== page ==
Summary of Why Chinese People Don’t Take Plagiarism Seriously

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Why Chinese People Don’t Take Plagiarism Seriously summary
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Tencent News writer Li Yan examines the historical, cultural and technical reasons behind plagiarism in China. He doesn’t hold back his criticism of a society that tolerates plagiarism and concludes that the real culprits aren’t the people who’ve built their success on fraud, but their audiences who aspire to the same success and accept plagiarizers uncritically as “life mentors.” getAbstract recommends this analysis to readers with an interest in Chinese society and the historical background behind today’s trends.

In this summary, you will learn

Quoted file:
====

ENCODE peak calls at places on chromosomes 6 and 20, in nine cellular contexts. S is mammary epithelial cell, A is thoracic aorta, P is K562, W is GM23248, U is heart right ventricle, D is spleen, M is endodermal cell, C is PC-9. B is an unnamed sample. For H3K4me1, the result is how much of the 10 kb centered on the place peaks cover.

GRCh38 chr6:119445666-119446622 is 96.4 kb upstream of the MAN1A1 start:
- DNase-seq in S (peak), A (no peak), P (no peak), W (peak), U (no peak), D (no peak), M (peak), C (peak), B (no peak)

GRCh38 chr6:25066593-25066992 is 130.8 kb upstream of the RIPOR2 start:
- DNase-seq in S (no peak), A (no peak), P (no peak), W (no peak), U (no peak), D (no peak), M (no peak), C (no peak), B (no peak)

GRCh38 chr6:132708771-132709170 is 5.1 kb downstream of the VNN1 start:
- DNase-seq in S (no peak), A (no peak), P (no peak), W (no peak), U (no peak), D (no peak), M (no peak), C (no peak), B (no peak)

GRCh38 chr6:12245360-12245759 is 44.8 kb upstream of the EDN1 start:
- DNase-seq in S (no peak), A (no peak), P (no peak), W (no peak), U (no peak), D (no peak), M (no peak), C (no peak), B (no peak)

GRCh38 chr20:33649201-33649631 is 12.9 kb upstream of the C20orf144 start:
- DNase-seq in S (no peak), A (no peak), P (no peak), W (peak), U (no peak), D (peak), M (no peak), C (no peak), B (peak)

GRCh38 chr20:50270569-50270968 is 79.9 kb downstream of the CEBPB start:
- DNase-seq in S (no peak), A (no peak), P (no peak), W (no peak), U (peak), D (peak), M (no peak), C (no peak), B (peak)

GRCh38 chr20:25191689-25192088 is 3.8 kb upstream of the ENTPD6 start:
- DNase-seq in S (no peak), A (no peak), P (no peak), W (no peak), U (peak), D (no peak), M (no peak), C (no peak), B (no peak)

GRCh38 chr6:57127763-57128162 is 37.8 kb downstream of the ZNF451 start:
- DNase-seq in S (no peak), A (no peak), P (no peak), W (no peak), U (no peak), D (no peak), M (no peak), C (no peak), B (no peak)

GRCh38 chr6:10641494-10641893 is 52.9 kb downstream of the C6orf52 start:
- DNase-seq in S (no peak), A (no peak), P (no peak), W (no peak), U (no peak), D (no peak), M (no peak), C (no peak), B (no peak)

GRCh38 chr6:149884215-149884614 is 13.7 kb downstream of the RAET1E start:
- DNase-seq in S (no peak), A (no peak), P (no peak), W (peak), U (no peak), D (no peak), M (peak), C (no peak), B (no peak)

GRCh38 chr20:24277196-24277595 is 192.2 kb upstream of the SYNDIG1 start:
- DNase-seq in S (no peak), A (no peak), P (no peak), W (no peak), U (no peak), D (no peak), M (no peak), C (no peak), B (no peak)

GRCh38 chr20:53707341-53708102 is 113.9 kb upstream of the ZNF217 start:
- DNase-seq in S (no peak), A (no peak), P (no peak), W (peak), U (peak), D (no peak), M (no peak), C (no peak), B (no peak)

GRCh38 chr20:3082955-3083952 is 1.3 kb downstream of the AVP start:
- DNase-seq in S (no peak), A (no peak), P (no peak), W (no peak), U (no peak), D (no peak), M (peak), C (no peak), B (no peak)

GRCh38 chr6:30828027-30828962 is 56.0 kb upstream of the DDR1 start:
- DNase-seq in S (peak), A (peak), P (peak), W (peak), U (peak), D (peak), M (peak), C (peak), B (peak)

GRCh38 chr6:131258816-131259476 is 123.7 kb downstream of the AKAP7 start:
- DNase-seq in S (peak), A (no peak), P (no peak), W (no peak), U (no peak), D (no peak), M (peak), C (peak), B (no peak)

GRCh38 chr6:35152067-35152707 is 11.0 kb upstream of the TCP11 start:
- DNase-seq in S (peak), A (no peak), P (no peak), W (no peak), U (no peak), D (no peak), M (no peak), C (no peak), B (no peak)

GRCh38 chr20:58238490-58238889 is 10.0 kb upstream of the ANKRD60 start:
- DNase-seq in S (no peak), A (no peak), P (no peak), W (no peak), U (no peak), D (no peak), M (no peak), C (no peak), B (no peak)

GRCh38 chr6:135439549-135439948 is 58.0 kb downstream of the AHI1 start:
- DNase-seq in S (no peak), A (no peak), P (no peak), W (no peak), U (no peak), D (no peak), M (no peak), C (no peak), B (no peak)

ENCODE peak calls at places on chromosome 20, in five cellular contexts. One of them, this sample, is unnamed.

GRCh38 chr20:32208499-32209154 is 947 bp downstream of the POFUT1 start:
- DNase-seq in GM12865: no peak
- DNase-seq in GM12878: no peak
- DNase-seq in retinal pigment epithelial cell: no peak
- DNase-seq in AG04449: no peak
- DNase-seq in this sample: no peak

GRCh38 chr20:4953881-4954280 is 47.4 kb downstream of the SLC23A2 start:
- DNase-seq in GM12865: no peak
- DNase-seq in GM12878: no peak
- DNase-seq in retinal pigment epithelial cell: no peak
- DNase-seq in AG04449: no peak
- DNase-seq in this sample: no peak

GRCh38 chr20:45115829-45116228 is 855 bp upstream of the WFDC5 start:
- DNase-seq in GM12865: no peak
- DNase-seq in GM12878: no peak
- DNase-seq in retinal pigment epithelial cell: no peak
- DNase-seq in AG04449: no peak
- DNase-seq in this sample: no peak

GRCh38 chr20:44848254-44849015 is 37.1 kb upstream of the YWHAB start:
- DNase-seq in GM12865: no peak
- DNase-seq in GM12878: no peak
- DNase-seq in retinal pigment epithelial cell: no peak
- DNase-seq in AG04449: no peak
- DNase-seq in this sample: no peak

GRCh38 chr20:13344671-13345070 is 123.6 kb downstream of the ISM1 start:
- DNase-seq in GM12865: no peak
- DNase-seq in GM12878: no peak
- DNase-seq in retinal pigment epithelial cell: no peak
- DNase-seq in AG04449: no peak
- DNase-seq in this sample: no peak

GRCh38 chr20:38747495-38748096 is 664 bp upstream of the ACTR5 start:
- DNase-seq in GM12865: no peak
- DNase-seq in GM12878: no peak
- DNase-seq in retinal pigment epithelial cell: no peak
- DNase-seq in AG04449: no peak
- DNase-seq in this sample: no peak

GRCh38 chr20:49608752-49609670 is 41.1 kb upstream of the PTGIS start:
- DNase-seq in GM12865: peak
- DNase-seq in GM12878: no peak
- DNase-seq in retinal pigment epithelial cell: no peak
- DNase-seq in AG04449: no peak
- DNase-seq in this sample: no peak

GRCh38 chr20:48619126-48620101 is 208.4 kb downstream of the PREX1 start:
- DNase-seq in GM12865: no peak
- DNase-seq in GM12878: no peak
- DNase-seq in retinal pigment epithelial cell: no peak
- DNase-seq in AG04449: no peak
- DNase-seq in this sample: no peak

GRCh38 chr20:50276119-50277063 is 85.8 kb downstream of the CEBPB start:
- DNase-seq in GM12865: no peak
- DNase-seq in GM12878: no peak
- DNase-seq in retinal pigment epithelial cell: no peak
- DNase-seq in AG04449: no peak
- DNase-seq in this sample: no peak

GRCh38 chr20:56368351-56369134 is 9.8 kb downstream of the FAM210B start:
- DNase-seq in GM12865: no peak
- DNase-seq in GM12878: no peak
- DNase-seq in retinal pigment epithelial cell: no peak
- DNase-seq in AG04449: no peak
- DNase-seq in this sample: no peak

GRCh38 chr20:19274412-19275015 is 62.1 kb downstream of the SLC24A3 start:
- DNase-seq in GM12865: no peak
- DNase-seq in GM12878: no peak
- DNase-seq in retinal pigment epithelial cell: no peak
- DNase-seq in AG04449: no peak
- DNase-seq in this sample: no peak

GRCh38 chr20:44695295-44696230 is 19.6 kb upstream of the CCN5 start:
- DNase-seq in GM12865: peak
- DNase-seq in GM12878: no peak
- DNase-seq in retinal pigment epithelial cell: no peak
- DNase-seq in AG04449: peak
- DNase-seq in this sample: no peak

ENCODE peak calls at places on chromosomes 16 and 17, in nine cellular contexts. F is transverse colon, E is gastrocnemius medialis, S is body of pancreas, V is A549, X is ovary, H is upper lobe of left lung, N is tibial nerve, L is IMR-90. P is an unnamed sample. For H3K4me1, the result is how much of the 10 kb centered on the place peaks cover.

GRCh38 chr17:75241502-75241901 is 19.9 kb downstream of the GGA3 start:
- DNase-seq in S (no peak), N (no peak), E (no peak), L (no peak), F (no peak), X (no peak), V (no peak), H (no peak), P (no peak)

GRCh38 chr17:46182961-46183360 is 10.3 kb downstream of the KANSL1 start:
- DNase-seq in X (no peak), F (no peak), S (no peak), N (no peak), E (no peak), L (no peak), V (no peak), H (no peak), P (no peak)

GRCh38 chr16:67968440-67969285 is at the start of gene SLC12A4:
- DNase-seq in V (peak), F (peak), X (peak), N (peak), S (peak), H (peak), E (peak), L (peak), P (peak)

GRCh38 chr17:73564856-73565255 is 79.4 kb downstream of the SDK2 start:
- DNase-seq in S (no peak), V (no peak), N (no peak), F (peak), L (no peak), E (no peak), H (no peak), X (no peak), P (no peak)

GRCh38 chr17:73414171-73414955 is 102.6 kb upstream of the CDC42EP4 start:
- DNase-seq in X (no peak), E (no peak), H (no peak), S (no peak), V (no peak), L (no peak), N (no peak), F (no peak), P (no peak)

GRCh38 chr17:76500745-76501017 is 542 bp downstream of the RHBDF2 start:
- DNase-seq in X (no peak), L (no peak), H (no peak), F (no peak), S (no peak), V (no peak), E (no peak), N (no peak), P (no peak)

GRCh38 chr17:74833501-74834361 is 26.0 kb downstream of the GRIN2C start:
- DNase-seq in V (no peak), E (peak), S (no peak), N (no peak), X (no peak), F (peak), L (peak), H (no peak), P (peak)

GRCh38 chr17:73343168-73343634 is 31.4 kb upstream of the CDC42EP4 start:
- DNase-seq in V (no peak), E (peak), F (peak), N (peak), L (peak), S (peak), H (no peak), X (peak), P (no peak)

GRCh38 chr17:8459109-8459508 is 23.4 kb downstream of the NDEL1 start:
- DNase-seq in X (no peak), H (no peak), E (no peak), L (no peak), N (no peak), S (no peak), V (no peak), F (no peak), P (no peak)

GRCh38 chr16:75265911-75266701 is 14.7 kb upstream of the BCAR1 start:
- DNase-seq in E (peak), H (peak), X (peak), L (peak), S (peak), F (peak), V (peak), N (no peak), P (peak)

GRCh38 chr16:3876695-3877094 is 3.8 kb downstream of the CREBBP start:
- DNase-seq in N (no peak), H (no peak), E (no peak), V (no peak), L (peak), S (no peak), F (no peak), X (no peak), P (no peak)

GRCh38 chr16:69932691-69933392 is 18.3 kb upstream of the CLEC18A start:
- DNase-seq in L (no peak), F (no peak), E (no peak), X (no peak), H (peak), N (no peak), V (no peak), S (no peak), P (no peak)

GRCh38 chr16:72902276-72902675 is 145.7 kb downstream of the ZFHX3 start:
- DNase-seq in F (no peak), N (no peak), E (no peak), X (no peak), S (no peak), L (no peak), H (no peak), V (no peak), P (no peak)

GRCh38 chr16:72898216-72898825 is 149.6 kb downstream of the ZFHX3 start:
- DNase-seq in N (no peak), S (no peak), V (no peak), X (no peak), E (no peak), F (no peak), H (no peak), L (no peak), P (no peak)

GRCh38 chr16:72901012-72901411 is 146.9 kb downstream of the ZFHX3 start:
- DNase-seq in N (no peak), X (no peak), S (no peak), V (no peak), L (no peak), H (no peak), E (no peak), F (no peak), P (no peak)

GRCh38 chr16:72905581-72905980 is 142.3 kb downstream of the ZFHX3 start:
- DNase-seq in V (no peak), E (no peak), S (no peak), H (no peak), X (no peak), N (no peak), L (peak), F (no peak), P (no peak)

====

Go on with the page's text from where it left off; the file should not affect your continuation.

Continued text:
• What historical and sociological aspects have led to general tolerance for plagiarism,
  • Why some loopholes in the legal and academic system encourage plagiarism, and
  • How some recent high-profile cases of plagiarism in China have played out.
 

About the Author

Li Yan writes for Tencent News. This article was published in Tencent’s Culture section. 

 

Summary

A rise in cases of plagiarism and academic fraud in China is tarnishing the reputations of Chinese universities. But they don’t shock the general public so much. On the contrary, people often fiercely criticize journalists who uncover such cases. At a time when incidents are rising, why do many Chinese view plagiarism as normal and justified?

  • The end justifies the means – China’s economic reforms and policies of opening up its market in the 1970s produced an ideology expressed by the proverb, “It doesn’t matter if a cat is black or white as long as it catches mice.” The tolerance toward plagiarism echoes this attitude. In a results-oriented society, people worry less about the underlying rights and wrongs.
  • A focus on science and engineering – After 1949, the state de-emphasized liberal arts in favor of science and engineering, which the Chinese government considered to be more useful to boosting the nation...

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